Here or Elsewhere…
June 10 - July 2, 2017
Thomas Salet thought of a residency on his very first visit to les Baux‐de‐Provence. Like so many others, he succumbed to the charm of the village and its old stone buildings and ruins. He imagined small ceramic figures placed discreetly here and there; a project on form and content, like a sort of defense of the village by autonomous organic shapes – little sculptures watching over, night and fireflies… This project should be construed in parallel with his exhibits in recent years at the Frédéric Lacroix Gallery, exhibits that have emanated from studies of biomorphic DNA mechanics, unknown organisms from the influence of microscopic biology on our world, or exhibits at the Pannonnica Gallery on his work with organic shapes. And we might ask ourselves: is Thomas Salet truly in the tradition of biomorphic artists?
It is agreed that biomorphic art is “an abstract art where shapes and masses are abstracted preferably from animated objects rather than from inert geometrical objects. Biomorphic or organic shapes are linked to natural processes; they allow the artist to explore the natural world without directly representing it. The resulting art works are characterized by organic shapes, curvilinear figures and abstract images that bring to mind microscopic subaquatic forms of life.”1 Historically, Art Nouveau
has taken its inspiration largely from animal and vegetal shapes. During the first half of the twentieth century, the prevailing artistic movements were those in which figurative art gave way to a pursuit of the universe’s fundamental structures in a spirit of abstraction and geometric rigor. Cubism and abstract art are not particularly inspired by biological nature, and only surrealism echoes Art Nouveau’s interest in life forms – although significantly transformed by the imagination, as the fantastic universes of Salvador Dali or Max Ernst amply demonstrate.
With the development of industrial society the role of Nature in culture and the world view has often varied. Our relationship to living things is constantly changing, and this has an influence on the role played by the representation of living shapes in the various manifestations of artistic culture.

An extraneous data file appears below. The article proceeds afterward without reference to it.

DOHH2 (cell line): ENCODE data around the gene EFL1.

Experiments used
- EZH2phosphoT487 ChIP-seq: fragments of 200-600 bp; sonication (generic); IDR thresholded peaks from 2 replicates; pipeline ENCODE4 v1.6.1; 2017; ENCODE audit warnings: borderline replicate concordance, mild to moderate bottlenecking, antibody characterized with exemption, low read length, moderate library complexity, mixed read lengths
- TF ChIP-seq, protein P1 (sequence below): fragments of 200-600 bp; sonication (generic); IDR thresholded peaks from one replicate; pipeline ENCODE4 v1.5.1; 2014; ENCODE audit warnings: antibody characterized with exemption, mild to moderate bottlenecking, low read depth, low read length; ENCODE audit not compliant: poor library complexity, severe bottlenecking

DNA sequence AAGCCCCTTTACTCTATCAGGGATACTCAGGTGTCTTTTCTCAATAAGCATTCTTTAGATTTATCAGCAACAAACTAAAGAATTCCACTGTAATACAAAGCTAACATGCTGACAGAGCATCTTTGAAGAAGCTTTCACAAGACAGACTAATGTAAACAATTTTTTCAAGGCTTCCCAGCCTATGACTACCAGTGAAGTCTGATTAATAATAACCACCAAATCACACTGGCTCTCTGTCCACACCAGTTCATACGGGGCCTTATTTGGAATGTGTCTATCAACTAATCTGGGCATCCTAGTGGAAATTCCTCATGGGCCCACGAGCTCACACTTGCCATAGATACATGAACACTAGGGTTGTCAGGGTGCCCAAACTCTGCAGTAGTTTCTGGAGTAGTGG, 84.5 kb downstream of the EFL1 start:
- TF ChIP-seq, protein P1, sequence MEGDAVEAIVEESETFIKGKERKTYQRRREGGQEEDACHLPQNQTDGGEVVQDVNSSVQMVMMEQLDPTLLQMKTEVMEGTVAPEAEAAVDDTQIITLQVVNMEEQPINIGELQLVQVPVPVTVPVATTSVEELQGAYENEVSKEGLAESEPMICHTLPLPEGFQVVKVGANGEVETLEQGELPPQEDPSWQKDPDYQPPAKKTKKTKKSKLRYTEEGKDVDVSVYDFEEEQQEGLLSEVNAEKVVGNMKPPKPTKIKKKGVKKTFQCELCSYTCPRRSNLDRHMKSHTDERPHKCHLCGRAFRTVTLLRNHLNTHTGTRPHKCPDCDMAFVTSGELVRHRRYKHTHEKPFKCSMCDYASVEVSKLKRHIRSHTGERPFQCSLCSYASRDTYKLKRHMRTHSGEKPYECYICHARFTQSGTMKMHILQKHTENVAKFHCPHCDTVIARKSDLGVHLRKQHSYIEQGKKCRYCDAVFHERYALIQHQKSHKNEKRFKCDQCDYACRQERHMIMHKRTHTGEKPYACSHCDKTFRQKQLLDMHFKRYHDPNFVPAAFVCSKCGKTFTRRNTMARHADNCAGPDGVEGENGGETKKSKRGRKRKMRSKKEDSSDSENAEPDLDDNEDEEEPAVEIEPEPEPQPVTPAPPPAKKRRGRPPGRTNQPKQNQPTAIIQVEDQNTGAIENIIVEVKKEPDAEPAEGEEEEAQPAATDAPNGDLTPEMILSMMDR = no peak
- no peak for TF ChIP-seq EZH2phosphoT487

Because the main trend in modern art is nonfigurative and pays little attention to Nature, art historians tend to consider the organic inspiration of some avant‐garde artists (sculptors like Hans Arp, Constantin Brancusi and Max Ernst, or painters like Paul Klee and Georgia O’Keeffe) as an anomaly, a resurgence of Romanticism, or an influence of esotericism. Nevertheless, under the influence of surrealism, a biomorphic production did develop during the interwar years with artists like André Masson or Joan Miró. So, in light of the above, yes, Thomas Salet is without doubt a biomorphic artist.
Our era bears the imprint of genetics and molecular biology – yet so anchored within a digital information society that we actually speak of artificial intelligence. Both the digital imagination and ecology are changing our cognitive and artistic relationship with Nature. This has its effect on the artistic imagination in contact with Nature, opening up possibilities for a wealth of metaphoric fantasies. We will discover Thomas Salet’s fantasies created out of chamotte clay (also known as grog or firesand) during his residency in the Serra workshop, at an exhibit in 2017.
Curator of the exhibition
1. Simon Diner, in Biomorphism in the modern artistic culture, Nancy, october 2007.
© Matthieu Faury